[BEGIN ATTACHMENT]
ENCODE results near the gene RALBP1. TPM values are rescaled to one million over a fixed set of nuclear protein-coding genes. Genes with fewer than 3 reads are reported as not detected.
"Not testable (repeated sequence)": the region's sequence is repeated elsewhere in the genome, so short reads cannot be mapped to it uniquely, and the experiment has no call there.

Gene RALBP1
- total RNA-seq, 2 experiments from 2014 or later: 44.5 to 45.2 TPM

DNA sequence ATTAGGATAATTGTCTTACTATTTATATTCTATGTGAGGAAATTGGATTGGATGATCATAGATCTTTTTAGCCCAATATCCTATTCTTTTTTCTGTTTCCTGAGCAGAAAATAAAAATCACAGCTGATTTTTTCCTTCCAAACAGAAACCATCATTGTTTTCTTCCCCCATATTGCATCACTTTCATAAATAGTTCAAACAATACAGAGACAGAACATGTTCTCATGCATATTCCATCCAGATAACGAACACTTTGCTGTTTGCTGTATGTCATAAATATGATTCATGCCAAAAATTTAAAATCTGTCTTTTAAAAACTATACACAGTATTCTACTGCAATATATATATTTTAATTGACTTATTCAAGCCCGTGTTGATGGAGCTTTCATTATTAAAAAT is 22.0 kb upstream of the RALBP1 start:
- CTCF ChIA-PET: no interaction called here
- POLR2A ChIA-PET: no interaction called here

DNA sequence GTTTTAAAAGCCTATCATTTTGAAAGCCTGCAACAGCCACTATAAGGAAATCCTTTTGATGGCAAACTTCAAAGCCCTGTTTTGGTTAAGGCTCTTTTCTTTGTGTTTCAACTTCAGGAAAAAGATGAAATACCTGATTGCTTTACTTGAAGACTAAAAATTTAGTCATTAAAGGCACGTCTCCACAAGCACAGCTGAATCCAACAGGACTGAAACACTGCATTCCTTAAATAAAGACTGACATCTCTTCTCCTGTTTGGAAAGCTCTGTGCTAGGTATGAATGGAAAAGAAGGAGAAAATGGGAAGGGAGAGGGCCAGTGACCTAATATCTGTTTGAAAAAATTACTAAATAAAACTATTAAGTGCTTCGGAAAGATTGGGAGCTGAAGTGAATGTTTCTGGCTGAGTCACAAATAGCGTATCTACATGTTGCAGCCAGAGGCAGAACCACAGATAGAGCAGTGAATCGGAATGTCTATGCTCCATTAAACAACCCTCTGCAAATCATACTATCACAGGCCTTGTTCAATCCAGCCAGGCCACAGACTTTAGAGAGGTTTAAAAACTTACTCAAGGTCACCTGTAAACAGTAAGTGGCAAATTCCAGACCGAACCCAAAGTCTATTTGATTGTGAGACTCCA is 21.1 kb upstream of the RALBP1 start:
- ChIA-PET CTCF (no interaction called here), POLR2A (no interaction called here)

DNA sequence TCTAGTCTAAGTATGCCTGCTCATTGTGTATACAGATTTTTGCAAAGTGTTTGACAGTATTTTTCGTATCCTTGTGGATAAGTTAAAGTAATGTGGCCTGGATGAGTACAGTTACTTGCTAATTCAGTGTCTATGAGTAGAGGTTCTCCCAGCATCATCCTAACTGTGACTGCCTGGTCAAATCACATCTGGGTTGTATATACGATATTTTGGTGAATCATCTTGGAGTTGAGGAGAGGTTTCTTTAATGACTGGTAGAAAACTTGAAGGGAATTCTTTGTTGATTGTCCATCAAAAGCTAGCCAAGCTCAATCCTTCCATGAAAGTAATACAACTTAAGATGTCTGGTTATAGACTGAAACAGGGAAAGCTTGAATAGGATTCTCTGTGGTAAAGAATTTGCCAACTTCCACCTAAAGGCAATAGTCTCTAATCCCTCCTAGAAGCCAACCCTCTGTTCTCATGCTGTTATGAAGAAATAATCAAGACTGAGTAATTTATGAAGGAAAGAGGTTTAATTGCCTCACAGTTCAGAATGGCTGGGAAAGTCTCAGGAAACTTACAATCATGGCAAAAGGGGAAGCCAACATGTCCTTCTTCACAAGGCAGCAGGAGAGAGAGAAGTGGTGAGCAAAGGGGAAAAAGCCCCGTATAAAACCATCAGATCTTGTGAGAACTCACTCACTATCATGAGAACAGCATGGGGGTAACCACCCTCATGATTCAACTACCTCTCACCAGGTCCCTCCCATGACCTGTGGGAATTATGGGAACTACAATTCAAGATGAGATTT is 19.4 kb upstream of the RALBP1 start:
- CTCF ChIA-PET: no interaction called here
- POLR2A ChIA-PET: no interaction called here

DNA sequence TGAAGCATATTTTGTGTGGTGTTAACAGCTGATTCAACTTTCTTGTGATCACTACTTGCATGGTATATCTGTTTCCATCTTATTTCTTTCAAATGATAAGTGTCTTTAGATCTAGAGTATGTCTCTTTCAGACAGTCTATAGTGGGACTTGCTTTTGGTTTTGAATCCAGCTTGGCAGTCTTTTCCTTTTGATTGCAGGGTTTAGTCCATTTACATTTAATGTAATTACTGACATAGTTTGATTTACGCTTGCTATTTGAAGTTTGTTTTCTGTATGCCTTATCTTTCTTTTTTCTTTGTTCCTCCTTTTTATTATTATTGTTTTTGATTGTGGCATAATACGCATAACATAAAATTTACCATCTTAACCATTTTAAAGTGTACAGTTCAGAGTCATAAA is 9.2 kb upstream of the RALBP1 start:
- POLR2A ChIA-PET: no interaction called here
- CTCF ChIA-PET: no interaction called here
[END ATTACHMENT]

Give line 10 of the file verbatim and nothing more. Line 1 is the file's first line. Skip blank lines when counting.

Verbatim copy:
DNA sequence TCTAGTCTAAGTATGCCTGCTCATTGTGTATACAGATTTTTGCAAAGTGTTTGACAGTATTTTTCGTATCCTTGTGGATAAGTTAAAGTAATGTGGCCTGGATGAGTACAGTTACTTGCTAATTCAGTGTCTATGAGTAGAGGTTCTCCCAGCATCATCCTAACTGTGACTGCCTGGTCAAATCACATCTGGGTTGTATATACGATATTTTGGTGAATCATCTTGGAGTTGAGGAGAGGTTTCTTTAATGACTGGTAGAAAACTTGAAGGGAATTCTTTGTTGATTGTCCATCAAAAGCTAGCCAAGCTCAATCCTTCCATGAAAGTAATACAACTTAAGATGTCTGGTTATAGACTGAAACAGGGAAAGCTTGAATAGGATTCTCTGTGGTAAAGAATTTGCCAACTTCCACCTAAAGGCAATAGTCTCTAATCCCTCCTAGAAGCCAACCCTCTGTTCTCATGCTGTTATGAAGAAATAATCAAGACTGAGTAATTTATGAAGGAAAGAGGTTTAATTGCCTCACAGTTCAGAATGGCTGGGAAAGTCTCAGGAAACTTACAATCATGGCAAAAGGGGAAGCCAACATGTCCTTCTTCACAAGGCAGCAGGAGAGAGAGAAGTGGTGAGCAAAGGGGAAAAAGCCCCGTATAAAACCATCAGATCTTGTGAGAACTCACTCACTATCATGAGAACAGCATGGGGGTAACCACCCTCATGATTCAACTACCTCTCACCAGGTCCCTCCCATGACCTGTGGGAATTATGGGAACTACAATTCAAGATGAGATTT is 19.4 kb upstream of the RALBP1 start: